With LIV Golf continuing to poach players for its startup league, the PGA Tour announced Tuesday that it was strengthening its strategic alliance with the DP World Tour, a move that will create a direct pathway to the Tour and increase purses across the pond.
It’s part of a 13-year operational partnership that was unveiled Tuesday afternoon, perhaps coincidentally while the opening press conferences at LIV’s first U.S.-based event were just underway at Pumpkin Ridge. A handful of former Tour headliners are debuting in the second LIV tournament, a group that includes household names like Bryson DeChambeau and Brooks Koepka, but also 2021 WGC winner Abraham Ancer and No. 2-ranked amateur Eugenio Chacarra.
As part of the revamped strategic alliance, which runs through 2035, the PGA Tour will increase its ownership stake in European Tour Productions from 15% to 40%, creating an influx of cash to drive prize funds while also generating playing opportunities for members of both circuits.
Prize money on the DP World Tour is now guaranteed to increase on an annual basis over the next few years. And beginning in 2023, the top 10 finishers not already exempt on the season-ending DP World Tour Rankings will receive Tour cards for the following season. Top performers on the Sunshine and Australasian tours will also now have a pathway to DP World Tour membership.
“We will continue to collaborate on a global schedule and key commercial areas as we draw our organizations and memberships even closer together while innovating to provide the most entertaining and compelling golf possible to fans around the world,” PGA Tour commissioner Jay Monahan said.
For the first time this year, the Genesis Scottish Open, scheduled for next week at the Renaissance Club, will be co-sanctioned by both tours, with DP World Tour members also gaining access to two opposite-field events on the PGA Tour, the Barracuda Championship and Barbasol Championship. Monahan has already indefinitely suspended any Tour member who competes in a LIV event; DP World Tour chief executive Keith Pelley followed suit for the Scottish Open, denying those players a final opportunity to prepare for The Open at St. Andrews.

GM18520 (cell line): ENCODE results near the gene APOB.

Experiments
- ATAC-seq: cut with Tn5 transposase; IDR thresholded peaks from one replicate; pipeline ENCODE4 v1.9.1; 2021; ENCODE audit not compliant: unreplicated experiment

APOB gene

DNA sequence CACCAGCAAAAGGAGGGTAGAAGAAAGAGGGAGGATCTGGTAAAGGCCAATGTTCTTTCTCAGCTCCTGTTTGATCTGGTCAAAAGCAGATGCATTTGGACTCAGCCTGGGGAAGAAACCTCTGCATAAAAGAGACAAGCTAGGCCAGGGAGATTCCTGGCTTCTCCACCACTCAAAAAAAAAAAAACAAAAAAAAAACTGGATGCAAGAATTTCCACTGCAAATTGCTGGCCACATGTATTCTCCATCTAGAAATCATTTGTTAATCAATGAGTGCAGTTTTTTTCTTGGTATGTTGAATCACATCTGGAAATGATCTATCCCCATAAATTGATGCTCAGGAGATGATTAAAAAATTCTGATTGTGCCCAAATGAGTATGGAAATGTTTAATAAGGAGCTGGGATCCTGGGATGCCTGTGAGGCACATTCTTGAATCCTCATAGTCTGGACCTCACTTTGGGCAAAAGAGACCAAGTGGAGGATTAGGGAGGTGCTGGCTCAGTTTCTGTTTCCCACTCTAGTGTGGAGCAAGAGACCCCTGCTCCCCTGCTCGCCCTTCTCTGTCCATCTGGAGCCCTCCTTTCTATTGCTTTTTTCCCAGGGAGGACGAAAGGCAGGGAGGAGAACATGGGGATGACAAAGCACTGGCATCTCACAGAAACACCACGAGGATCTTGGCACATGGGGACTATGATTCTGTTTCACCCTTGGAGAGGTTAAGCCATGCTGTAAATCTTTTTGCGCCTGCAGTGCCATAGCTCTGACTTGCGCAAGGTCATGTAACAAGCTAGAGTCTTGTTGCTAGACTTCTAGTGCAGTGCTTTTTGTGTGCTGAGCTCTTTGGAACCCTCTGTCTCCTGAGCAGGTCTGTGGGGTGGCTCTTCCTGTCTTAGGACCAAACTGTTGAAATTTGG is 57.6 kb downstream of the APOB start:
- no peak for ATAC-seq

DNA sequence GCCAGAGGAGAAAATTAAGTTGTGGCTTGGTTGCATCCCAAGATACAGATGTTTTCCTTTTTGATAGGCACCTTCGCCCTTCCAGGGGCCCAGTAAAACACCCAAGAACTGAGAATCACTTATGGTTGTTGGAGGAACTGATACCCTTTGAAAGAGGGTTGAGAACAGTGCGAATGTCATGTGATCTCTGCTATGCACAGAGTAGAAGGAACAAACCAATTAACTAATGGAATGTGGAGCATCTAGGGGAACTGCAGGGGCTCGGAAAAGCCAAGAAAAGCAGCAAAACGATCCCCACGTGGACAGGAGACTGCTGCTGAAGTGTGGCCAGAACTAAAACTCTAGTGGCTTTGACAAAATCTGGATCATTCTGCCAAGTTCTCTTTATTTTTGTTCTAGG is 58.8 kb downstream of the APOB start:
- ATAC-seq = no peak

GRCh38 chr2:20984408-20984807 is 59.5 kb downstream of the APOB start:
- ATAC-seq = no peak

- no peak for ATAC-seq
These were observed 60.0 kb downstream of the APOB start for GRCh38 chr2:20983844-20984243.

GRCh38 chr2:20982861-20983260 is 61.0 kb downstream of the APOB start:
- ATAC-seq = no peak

Though no additional co-sanctioned events were announced, the release said that the two tours would “continue to coordinate a worldwide schedule.”
With the professional landscape shifting over the past few months, Pelley found himself at a crossroads with European stalwarts Lee Westwood, Sergio Garcia and Ian Poulter among those signing with the Saudi-backed rival league. Facing the option of strengthening the alliance or perhaps negotiating with LIV, Pelley decided to double down on his partnership with Monahan.
“This move will significantly enhance the meritocratic ecosystem that has successful served the professional game on both sides of the Atlantic for more than 50 years,” Pelley said. “It is a natural extension and progression of what we have been doing over the past few years, and I passionately believe that this move is the right thing for our players, our tour, our fans and the game of golf in general. Our tours have undoubtedly drawn closer over the past few years, and today’s announcement strengthens both tours for the betterment of both memberships.”